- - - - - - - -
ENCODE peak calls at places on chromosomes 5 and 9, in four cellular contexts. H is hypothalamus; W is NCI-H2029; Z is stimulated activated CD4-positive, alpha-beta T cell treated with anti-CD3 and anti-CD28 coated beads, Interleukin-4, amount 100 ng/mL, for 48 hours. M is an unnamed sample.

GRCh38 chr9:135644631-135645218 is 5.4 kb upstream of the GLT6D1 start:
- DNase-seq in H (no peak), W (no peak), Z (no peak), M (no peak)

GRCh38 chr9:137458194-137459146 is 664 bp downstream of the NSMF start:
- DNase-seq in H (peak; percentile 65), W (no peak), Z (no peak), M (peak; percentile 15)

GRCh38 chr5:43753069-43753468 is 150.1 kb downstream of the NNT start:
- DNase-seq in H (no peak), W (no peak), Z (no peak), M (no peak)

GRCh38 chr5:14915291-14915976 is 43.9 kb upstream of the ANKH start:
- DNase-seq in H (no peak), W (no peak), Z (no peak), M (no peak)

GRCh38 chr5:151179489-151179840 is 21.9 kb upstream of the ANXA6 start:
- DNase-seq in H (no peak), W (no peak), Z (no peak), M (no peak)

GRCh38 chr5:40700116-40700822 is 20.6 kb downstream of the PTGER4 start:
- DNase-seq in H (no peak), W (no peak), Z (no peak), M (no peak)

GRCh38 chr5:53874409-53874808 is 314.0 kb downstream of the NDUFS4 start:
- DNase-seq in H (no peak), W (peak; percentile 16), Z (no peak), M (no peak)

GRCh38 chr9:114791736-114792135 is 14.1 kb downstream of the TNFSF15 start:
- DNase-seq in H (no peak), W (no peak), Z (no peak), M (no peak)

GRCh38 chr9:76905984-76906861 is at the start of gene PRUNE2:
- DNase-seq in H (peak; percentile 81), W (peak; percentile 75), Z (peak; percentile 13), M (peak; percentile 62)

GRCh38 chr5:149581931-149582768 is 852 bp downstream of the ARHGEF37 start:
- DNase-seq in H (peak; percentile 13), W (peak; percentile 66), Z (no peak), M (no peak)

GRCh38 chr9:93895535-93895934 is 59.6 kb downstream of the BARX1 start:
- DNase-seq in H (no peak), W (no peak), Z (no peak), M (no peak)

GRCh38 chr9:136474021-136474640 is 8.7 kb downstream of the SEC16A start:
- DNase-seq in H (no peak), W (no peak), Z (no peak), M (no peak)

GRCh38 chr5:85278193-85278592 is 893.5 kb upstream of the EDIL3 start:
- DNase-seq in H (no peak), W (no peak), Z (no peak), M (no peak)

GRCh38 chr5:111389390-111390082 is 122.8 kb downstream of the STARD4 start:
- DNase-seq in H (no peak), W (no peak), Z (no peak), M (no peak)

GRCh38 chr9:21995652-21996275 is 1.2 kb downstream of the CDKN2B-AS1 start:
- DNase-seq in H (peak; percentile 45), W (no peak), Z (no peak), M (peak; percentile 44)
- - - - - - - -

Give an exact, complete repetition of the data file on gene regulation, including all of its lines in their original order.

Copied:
ENCODE peak calls at places on chromosomes 5 and 9, in four cellular contexts. H is hypothalamus; W is NCI-H2029; Z is stimulated activated CD4-positive, alpha-beta T cell treated with anti-CD3 and anti-CD28 coated beads, Interleukin-4, amount 100 ng/mL, for 48 hours. M is an unnamed sample.

GRCh38 chr9:135644631-135645218 is 5.4 kb upstream of the GLT6D1 start:
- DNase-seq in H (no peak), W (no peak), Z (no peak), M (no peak)

GRCh38 chr9:137458194-137459146 is 664 bp downstream of the NSMF start:
- DNase-seq in H (peak; percentile 65), W (no peak), Z (no peak), M (peak; percentile 15)

GRCh38 chr5:43753069-43753468 is 150.1 kb downstream of the NNT start:
- DNase-seq in H (no peak), W (no peak), Z (no peak), M (no peak)

GRCh38 chr5:14915291-14915976 is 43.9 kb upstream of the ANKH start:
- DNase-seq in H (no peak), W (no peak), Z (no peak), M (no peak)

GRCh38 chr5:151179489-151179840 is 21.9 kb upstream of the ANXA6 start:
- DNase-seq in H (no peak), W (no peak), Z (no peak), M (no peak)

GRCh38 chr5:40700116-40700822 is 20.6 kb downstream of the PTGER4 start:
- DNase-seq in H (no peak), W (no peak), Z (no peak), M (no peak)

GRCh38 chr5:53874409-53874808 is 314.0 kb downstream of the NDUFS4 start:
- DNase-seq in H (no peak), W (peak; percentile 16), Z (no peak), M (no peak)

GRCh38 chr9:114791736-114792135 is 14.1 kb downstream of the TNFSF15 start:
- DNase-seq in H (no peak), W (no peak), Z (no peak), M (no peak)

GRCh38 chr9:76905984-76906861 is at the start of gene PRUNE2:
- DNase-seq in H (peak; percentile 81), W (peak; percentile 75), Z (peak; percentile 13), M (peak; percentile 62)

GRCh38 chr5:149581931-149582768 is 852 bp downstream of the ARHGEF37 start:
- DNase-seq in H (peak; percentile 13), W (peak; percentile 66), Z (no peak), M (no peak)

GRCh38 chr9:93895535-93895934 is 59.6 kb downstream of the BARX1 start:
- DNase-seq in H (no peak), W (no peak), Z (no peak), M (no peak)

GRCh38 chr9:136474021-136474640 is 8.7 kb downstream of the SEC16A start:
- DNase-seq in H (no peak), W (no peak), Z (no peak), M (no peak)

GRCh38 chr5:85278193-85278592 is 893.5 kb upstream of the EDIL3 start:
- DNase-seq in H (no peak), W (no peak), Z (no peak), M (no peak)

GRCh38 chr5:111389390-111390082 is 122.8 kb downstream of the STARD4 start:
- DNase-seq in H (no peak), W (no peak), Z (no peak), M (no peak)

GRCh38 chr9:21995652-21996275 is 1.2 kb downstream of the CDKN2B-AS1 start:
- DNase-seq in H (peak; percentile 45), W (no peak), Z (no peak), M (peak; percentile 44)